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Sending data from Windows machine to the Windows or Linux over network with high latency is using 10% of the link capacity. Meanwhile, sending same data over the same network from Linux is almost ten times faster. The issue is same even when high latency is only simulated on the low latency connection by delaying the packets.

It seems that it affects all applications I have tried. Tests were performed on Windows 7 and Windows Server 2003 and the same behaviour was observed.

From tcpdump it is evident that Windows sends about 10 packets in the quick burst and then waits for the ACK, meanwhile Linux sends about hundred packets without waiting for the ACK.

I have tried to enable Compound TCP without improvement.

I am looking for any suggestions on how to find out what is going on. And also how to fix it.

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    This is not a programming question, and is off-topic for StackOverflow. Please take a few moments to review the FAQ to become more familiar with the types of questions that are (and are not) proper to ask here. Keeping things on-topic helps keep SO a useful programming resource. Thanks. :) – Ken White May 22 '12 at 0:23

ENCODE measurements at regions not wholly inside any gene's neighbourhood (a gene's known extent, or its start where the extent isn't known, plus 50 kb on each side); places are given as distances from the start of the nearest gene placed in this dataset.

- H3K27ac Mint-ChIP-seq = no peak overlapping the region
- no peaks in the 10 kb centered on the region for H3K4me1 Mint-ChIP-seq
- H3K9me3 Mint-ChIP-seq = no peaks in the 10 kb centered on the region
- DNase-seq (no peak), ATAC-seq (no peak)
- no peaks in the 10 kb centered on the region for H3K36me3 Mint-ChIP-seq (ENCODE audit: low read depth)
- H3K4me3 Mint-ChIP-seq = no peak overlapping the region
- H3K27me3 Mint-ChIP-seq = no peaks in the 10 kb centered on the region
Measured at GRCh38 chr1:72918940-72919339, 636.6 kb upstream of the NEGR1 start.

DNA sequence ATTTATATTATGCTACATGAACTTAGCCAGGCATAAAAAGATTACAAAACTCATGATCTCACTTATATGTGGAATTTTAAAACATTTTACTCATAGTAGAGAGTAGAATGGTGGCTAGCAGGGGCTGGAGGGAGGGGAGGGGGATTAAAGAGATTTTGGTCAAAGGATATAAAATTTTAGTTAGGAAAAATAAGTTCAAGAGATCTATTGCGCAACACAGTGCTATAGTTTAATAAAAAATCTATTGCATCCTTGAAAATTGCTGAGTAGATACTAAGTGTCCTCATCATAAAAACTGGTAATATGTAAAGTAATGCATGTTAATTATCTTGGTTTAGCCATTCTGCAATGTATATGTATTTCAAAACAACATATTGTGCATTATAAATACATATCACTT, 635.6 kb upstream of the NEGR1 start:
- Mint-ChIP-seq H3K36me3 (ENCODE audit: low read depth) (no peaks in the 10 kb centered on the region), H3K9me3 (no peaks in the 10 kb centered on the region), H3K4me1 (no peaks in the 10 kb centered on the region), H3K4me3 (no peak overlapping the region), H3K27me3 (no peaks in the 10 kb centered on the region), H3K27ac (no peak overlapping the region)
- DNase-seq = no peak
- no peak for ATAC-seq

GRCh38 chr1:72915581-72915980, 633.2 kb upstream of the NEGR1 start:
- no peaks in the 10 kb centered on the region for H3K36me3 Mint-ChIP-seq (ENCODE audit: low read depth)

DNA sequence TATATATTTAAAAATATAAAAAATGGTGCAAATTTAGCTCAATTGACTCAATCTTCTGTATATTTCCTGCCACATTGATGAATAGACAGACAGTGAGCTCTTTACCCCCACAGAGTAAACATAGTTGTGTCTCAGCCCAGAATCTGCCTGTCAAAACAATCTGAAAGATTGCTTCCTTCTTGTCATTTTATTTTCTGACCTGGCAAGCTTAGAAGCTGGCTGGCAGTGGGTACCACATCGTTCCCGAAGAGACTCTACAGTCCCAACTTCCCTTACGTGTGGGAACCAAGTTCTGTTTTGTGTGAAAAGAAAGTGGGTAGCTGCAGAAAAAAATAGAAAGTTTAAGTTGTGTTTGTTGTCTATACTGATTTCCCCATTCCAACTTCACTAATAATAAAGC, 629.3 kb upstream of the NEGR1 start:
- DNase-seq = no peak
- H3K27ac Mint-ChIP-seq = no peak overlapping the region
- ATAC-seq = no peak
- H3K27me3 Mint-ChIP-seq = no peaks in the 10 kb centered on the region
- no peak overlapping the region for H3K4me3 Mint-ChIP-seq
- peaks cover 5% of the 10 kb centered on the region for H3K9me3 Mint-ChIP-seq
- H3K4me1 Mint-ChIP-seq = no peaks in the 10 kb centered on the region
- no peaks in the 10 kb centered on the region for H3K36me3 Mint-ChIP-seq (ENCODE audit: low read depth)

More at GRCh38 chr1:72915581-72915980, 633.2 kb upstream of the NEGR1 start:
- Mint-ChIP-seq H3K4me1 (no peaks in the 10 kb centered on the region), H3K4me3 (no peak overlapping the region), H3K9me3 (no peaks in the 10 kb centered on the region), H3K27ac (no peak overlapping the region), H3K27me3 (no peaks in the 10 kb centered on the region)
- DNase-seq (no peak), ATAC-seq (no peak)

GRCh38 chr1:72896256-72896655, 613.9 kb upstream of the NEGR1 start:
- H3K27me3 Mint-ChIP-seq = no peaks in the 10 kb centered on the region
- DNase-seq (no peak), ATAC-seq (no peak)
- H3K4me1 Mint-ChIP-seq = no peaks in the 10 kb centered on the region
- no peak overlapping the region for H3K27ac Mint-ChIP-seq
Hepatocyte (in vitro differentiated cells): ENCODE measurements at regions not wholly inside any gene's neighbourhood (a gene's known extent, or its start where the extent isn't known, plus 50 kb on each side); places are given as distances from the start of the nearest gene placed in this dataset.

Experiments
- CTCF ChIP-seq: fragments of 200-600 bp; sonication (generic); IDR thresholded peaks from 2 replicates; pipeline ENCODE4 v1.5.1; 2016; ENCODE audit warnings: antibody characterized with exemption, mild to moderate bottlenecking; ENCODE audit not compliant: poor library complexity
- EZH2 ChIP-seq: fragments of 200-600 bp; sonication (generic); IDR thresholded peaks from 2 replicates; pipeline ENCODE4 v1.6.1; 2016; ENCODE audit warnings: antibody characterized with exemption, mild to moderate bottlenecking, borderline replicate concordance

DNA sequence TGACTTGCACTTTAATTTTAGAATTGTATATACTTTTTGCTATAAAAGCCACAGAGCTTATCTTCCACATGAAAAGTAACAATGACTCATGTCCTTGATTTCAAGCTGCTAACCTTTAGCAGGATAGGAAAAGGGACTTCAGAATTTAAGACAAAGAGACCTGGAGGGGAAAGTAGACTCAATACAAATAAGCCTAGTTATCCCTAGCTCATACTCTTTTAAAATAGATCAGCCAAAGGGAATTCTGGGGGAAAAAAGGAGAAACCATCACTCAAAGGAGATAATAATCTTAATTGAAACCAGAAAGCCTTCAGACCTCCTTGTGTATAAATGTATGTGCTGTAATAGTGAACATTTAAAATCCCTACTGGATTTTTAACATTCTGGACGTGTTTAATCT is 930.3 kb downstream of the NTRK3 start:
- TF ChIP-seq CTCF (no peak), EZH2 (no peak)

• Well it is happening over any LFN, even simulated one with the artificially delayed packets. I was reading FAQ before posting and it seems to me that developers of any network software for Windows have to deal with this issues and therefore it is suitable for the StackOverflow. Did I just phrased it poorly or do you think it is still off-topic? – mmm May 22 '12 at 0:43
  • It's off-topic. :) IT's a networking question, not a programming question, unless you can post code that's causing you problems. If I ask a question about what kind of computer I should buy, it's off-topic, even if I say I'm using the computer to write code for my programming job. – Ken White May 22 '12 at 0:50
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I was able to completely solve my issue by increasing the size of the TCP send and receive buffer in Windows registry (restart is required):

[HKEY_LOCAL_MACHINE \SYSTEM \CurrentControlSet \Services \Afd \Parameters]
DefaultReceiveWindow = 1024000
DefaultSendWindow = 1024000

If these keys are not present, the default is 8KB for both which was the amount of data after which Windows was waiting for the ACK.

Also make sure that

netsh interface tcp show global

does not show

Receive Window Auto-Tuning Level    : disabled

Otherwise TCP Window Scaling is disabled not only for receiving but also for sending which will significantly limit the connection speed. To enable TCP Window Scaling set Auto-Tuning level for example to normal:

netsh interface tcp set global autotuninglevel=normal

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